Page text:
So anyway, it was on there that a woman wrote about how being in love felt inside like that relief deep deep relief of taking out your shurruba. It was the best expression I’d ever heard. Once upon a time it would have only been girls who would have understood the reference, but now of course a guy can get it too, since they wear shurruba as much as if not more than girls.
But the reason it feels so good is, of course, because it was so tightly done to begin with, so that it wouldn’t mechebrer too soon, so that it would last as long as possible. The longer it has lasted, of course, also mean the more dirt has accumulated in there.
(What about the kind of love that feels like weeks-old, dirty shurruba then? How awful!)
And before it was so super tightly done, it had to be combed, washed, divided in rows, oiled, etc.
Depending on the hair type, all these steps would have been equally painful.
So all that pre-shurruba process, what’s it an equivalent of, and the shurruba itself? Life? Single life? Haha maybe! That could be an interesting metaphor for it.
Yeah, shurruba as a metaphor for all the things we keep tightly coiled inside, and that have caked and knotted in on themselves (the dirt, the oil, etc.) and falling in love as a chance to let all that go.
Of course when you open it up it’s kinda ugly, kinda stinky and more than a bit gross. You feel great but the person who has to watch it may not feel so great about it.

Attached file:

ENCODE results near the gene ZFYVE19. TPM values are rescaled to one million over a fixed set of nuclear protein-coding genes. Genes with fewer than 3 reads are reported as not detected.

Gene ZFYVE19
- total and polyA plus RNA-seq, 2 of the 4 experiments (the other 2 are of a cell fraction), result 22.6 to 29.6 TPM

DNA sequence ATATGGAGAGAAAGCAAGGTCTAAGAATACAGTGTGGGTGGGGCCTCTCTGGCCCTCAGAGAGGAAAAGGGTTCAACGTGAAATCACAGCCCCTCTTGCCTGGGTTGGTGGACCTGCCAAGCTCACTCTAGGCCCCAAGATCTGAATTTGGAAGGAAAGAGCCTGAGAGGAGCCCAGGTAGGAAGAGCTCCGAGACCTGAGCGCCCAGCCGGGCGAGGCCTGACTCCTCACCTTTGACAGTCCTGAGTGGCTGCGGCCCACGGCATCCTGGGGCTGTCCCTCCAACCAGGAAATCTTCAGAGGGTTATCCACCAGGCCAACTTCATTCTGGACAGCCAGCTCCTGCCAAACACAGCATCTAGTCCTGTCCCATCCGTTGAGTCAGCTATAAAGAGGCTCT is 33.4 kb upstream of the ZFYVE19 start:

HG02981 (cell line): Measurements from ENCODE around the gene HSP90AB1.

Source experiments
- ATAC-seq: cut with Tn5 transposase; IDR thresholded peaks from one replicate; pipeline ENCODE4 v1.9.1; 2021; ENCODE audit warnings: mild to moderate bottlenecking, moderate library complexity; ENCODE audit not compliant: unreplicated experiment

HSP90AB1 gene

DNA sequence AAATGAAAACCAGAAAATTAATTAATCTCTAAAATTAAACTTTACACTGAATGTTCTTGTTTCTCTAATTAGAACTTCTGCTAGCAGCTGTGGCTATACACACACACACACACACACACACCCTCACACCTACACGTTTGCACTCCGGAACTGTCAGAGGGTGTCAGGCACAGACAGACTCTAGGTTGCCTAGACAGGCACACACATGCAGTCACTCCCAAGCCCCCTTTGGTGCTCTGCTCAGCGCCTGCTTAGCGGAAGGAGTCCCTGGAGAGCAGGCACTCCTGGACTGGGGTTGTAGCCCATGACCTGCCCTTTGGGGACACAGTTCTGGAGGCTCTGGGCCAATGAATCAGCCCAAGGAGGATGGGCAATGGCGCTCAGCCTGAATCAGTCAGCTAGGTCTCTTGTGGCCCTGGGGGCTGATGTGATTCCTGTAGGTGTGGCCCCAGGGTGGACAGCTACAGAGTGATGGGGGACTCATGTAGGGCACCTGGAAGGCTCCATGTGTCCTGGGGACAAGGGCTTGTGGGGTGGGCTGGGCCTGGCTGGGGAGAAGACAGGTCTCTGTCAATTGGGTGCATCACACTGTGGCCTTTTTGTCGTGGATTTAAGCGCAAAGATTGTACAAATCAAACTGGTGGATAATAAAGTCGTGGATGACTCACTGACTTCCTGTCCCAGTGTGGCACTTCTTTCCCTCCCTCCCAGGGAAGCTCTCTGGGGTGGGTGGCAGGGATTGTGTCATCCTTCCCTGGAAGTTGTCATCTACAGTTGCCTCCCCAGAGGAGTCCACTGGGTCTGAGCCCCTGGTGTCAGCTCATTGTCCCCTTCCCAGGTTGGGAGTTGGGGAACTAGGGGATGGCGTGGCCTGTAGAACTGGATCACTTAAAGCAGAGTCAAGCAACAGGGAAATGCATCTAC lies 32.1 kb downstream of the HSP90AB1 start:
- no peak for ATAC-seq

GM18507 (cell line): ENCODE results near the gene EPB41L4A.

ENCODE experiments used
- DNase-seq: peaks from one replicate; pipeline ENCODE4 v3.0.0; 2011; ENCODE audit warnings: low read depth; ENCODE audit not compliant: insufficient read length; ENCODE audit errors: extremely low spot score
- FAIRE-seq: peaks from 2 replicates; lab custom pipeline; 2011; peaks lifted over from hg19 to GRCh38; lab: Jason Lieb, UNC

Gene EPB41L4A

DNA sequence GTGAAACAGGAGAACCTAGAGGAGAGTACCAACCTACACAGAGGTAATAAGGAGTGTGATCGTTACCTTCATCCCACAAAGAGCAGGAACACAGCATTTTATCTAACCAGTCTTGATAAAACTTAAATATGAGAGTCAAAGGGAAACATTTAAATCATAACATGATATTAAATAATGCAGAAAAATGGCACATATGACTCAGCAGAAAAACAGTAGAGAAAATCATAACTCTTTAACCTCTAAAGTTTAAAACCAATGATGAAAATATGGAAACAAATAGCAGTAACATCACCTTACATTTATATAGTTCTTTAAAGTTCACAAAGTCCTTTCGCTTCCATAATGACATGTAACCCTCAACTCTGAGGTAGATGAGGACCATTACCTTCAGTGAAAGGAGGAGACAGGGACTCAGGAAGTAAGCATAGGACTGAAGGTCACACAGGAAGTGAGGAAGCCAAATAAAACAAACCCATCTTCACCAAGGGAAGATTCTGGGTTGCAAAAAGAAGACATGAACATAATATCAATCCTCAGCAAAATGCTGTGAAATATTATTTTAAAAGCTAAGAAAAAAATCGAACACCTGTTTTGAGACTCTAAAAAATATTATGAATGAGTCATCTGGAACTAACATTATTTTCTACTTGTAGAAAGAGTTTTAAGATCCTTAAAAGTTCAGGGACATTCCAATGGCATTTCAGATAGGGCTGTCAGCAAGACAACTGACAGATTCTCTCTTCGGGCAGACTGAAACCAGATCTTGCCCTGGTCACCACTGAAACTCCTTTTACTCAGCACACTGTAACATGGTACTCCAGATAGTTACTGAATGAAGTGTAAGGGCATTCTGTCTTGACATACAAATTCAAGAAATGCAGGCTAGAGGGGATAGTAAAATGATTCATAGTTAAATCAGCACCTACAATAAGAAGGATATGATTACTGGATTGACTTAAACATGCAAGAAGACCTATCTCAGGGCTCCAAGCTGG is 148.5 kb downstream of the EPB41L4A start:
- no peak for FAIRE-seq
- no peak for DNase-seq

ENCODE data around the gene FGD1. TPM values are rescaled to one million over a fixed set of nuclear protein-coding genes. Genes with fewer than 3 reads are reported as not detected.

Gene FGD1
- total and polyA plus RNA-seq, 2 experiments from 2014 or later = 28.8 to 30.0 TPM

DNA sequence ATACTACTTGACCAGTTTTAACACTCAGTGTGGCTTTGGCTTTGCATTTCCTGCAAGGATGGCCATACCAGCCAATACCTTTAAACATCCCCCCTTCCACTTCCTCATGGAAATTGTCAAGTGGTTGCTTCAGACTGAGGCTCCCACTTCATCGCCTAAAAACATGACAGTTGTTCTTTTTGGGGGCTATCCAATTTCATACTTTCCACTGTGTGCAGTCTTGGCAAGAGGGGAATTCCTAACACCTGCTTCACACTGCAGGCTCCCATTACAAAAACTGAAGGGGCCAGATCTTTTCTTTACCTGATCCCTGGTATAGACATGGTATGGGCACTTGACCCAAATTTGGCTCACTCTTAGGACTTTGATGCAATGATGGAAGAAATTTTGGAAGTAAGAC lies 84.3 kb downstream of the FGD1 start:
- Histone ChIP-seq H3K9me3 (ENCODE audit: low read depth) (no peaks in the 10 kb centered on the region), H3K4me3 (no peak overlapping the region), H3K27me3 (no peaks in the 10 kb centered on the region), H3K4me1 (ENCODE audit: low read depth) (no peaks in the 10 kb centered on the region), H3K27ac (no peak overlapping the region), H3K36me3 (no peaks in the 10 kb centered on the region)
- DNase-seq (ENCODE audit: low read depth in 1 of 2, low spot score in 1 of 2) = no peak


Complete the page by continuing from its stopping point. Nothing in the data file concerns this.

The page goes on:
It’s the undoing of the shurruba but also the massaging your head afterwards that feels very good. Massaging it yourself or having someone massage you.
Sometimes it gets knotted and you have to tear away at clumps of hair.
Sometimes you can just pull at one length of the three that make the braid, and undo the whole thing in one stroke.
Or you go coil by coil.
The tips, it’s hardest to start undoing it from the tips if they have been braided right to the very tip. You can spend time trying to split that open, or you can just tug at a bit of hair midway up and get it to come out easier that way.
Who wears shurruba anyway?? Unless it’s to go with habesha kemis! Or to go to bed and to open up the next morning to have that ‘wavy’ looking hair (either because that’s the only way you can get the look, which ferenjoch call twist-out, or because you don’t want to wet your hair).
Clearly there’s a lot to riff on. I haven’t been very focused on writing this prompt today. But I do make my hair in braids a lot these days so I’ll make sure to pay attention to what else pops up in my head while I’m cornrowing it!
#30: June 20, 2017
The old folks will tell you you don’t know the meaning of tizita/true tizita until you’ve buried your beloved. (didn’t say goodbye, there’s something only the two of you know one of you has yet to be forgiven for)…
..Before that, maybe both him and her got it from the perspective of remembering their young love, before marriage and before children and before political changes changed every aspect of life.